City's parking problem

Accumulated shortage: Stricter zoning requirements are needed to supply more spaces downtown.

March 02, 2002

BALTIMORE'S nightmarish downtown parking situation is about to get some relief. Starting Monday, frequent Downtown Area Shuttle (DASH) buses will transport commuters from satellite parking lots to the business district. And for the long term, several big parking garages are under construction.

But these are inadequate Band-Aid solutions that offer no real cure. The reason: Shortsighted public policies over the last four decades have created an abysmal shortage of parking spaces.

Downtown parking will remain a problem as long as city zoning laws are interpreted so loosely that they allow developers to erect skyscrapers without adequate parking.

It's not a new problem: The 25-story Blaustein Building at Fayette and Charles streets was constructed in 1962 without a single parking space.

Successive City Hall administrations, in their desperation to encourage development, have exempted many other buildings from the zoning requirement that one parking spot be provided for every 2,000 square feet of space after the first 50,000 square feet.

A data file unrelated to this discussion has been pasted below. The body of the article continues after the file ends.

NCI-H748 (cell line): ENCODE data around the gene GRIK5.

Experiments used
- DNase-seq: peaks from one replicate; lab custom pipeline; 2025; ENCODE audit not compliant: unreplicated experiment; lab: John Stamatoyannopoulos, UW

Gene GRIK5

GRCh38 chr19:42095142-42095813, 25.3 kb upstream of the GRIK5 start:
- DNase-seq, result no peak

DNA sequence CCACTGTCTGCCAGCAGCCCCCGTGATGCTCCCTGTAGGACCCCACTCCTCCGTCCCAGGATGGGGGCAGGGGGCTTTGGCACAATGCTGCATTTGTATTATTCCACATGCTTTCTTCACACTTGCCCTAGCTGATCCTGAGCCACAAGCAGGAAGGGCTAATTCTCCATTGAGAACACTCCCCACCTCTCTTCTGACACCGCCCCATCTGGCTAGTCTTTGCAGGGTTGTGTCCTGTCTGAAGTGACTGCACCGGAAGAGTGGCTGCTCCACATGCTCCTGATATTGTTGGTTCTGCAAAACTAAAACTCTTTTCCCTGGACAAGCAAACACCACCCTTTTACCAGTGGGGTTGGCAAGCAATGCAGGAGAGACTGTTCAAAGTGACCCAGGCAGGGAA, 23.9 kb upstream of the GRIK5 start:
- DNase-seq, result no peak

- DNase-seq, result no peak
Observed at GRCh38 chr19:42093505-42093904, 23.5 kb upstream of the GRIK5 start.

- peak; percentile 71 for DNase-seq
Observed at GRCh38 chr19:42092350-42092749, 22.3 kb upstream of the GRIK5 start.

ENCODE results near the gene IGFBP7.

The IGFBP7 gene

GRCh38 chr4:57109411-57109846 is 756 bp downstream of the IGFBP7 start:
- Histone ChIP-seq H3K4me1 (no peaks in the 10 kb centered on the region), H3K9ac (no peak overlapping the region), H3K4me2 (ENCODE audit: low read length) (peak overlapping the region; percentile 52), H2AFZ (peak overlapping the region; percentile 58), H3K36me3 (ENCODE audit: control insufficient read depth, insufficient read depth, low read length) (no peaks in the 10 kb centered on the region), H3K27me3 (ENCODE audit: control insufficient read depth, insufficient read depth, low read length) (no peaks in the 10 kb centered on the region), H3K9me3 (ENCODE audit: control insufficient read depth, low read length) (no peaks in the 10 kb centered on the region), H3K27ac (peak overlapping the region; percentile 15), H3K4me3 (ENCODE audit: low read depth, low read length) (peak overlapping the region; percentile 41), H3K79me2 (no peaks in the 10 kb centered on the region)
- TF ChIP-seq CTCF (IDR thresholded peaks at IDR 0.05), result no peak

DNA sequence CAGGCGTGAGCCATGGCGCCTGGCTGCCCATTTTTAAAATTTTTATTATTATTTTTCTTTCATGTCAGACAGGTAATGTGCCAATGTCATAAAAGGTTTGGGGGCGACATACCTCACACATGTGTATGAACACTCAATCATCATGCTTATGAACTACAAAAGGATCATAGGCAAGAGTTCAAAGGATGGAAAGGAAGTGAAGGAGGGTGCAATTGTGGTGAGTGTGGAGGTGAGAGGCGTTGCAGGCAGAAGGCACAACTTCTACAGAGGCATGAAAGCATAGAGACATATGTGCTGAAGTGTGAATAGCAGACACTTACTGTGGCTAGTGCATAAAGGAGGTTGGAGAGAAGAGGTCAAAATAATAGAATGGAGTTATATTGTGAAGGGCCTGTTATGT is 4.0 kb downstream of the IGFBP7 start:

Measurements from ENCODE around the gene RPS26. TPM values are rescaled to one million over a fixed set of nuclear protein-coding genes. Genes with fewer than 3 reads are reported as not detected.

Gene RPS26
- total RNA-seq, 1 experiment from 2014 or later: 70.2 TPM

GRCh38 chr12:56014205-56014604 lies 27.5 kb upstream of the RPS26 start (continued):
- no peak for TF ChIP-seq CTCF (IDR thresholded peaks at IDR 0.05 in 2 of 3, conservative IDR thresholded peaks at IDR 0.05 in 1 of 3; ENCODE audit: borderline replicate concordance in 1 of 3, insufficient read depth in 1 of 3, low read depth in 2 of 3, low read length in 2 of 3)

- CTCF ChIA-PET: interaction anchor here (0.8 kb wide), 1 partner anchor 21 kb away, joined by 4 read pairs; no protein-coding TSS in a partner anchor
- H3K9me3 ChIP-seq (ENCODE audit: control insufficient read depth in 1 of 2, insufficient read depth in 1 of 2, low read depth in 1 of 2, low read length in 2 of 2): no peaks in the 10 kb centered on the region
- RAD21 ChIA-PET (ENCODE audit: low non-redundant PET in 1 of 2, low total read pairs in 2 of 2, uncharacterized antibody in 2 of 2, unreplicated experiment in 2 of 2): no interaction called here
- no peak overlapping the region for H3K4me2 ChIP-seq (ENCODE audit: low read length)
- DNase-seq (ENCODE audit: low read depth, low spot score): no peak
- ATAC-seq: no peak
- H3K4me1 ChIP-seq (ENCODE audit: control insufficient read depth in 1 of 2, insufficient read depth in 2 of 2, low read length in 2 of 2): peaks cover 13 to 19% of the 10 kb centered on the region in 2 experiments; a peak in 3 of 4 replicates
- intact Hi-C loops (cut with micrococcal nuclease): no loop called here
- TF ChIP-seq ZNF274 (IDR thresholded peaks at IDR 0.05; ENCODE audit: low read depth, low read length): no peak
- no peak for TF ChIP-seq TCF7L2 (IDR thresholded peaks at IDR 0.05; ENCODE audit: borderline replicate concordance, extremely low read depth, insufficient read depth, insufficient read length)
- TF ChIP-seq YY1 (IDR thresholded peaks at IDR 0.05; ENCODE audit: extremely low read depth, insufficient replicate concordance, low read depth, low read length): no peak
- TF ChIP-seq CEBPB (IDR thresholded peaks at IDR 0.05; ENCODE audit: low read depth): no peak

"Many of the buildings that were constructed in the 1970s and 1980s are under-parked," says Lisa Raimundo, who handles parking issues for the Downtown Partnership, a coalition of city businesses that is sponsoring the shuttle plan.

That's why the new garages will only play catch-up, without providing much relief for visitors in search of parking. This is particularly true because of the apartment conversion of several big downtown buildings. Many, like the 202-unit 501 St. Paul Place, will not have parking on the premises.

A genuine improvement in the parking situation can be achieved only by making sure no future buildings are constructed without adequate on-site parking. Already, many other cities are more restrictive than Baltimore. The District of Columbia, for example, requires one space for each 1,800 square feet in downtown buildings bigger than 12,000 square feet.

Downtown Partnership's DASH experiment will gauge the willingness of commuters to park at satellite lots. It costs $50 a month compared with up to $200 in downtown garages.

But the service is available initially only to about 300 employees of seven companies that sell monthly passes. While the number of pass holders is expected to perhaps quintuple in the future, it's unlikely the DASH parking will ever be available for daily visitors.

Thus, the most realistic solution calls for more parking, because a chronic shortage of spaces makes Baltimore's economy suffer. And it can't afford to suffer much longer.

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